Never Give Up On Your Playtime

posted on 12 March 2013 by The Tie The Knot Team
posted to Wedding Tips & Advice


Last week I shared with you how my husband and I had a small and slightly unconventional wedding. We kind of eloped, but we took some people with us so even though it was a secret it didn’t really count as eloping. It was just a wedding. Our silly little wedding. And it was a day that both of us hold dear.

But real life starts again after weddings are over, and real life likes to kick you hard sometimes. For some reason, the first year of marriage tends to be extra tough. Weddings and honeymoons suck you dry financially which can be incredibly stressful, and then on top of that you are forging out a life as “us” instead of “me and you” which can end up being a bit of a tug-of-war nightmare.

What I didn’t mention in the post about my wedding is that both of us have children, and all three of these children live with us. The “honeymoon period” is a little different when you are a fulltime parent, and it makes it a little harder to juggle all that marriage advice that everyone from your granny to your friend’s obnoxious teenager is throwing at you. Never mind that this well-intentioned advice does little more than make you feel like you are already failing. That said, not having kids doesn’t mean that this whole marriage thing is going to be that proverbial walk in the park either!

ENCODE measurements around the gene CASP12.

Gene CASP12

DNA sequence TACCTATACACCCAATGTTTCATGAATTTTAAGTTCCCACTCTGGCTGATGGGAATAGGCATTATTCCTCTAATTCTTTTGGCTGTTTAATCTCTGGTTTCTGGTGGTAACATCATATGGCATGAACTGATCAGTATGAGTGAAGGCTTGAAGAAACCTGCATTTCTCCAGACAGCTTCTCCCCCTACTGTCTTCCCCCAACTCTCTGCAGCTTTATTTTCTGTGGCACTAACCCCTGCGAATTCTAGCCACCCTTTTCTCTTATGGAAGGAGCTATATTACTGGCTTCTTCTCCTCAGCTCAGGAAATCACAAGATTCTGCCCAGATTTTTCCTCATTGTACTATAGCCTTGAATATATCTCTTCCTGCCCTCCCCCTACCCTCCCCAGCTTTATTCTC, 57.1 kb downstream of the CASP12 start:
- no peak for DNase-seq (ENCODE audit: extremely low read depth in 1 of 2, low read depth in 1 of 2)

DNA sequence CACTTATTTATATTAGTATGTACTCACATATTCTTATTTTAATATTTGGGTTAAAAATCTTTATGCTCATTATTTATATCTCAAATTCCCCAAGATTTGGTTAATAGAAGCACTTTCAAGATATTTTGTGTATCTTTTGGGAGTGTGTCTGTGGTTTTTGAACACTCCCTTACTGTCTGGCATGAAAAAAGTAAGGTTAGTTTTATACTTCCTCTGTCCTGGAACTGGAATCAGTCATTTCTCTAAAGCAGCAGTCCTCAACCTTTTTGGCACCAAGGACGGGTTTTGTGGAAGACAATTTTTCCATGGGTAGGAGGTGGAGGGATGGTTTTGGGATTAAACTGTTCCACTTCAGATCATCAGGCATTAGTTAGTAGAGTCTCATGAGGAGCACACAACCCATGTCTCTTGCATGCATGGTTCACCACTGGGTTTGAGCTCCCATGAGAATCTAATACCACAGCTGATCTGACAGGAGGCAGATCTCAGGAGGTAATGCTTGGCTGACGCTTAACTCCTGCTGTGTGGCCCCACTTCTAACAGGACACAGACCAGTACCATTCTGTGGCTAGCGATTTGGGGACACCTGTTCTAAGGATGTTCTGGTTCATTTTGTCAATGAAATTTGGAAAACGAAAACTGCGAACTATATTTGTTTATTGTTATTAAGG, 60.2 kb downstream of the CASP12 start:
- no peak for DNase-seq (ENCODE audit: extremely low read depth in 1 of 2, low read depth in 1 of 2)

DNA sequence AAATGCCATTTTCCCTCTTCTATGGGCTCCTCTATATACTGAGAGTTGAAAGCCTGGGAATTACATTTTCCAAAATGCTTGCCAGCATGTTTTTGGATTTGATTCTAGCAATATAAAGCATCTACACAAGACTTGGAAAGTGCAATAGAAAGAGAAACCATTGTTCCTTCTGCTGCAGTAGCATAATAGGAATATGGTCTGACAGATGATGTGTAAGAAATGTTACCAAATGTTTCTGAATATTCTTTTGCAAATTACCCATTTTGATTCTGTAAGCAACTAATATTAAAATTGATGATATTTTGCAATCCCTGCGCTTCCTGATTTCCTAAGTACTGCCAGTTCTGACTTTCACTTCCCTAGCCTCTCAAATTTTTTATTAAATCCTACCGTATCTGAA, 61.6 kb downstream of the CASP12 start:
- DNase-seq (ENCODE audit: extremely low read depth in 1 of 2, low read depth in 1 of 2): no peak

Anyway, while all the people in your life are “helpfully” throwing all their wisdom and advice at you, you know what word gets thrown around the most? Work. You have to work hard at relationships. You have to work hard at your communication skills. You have to work work work work work…

Sound familiar?

I want to propose something different. How about instead of working, we play? How about we leave the “work” part of life for our jobs and save the “play” part for each other. Because let me tell you a secret: the playing makes us like each other more. The playing brings us closer. The playing makes us happy. It gives us a reason to laugh. It gives us a reason to hold hands. To hug. To kiss. To look each other in the eye and smile one of those smiles that you feel with your whole body. The playing is a reminder of “this is why I married you”.

So I’d like to challenge you. After you have finished walking down the aisle, after you have thrown your bouquet into a crowd of your single girlfriends, after you have taken off the wedding dress that allowed you to feel your most beautiful, after it is all over and you are feeling the anti-climatic shock of the reality that the “big day” is behind you settles over your being, I want you to do yourself a favour: don’t fall prey to the seriousness of life. Walk into the sunset not with the idea that you are in a “serious marriage” but rather give yourself the gift of a playful marriage. And whenever you feel like things are going badly, remind yourself that “playing” can sometimes fix even the most disillusioned of hearts.

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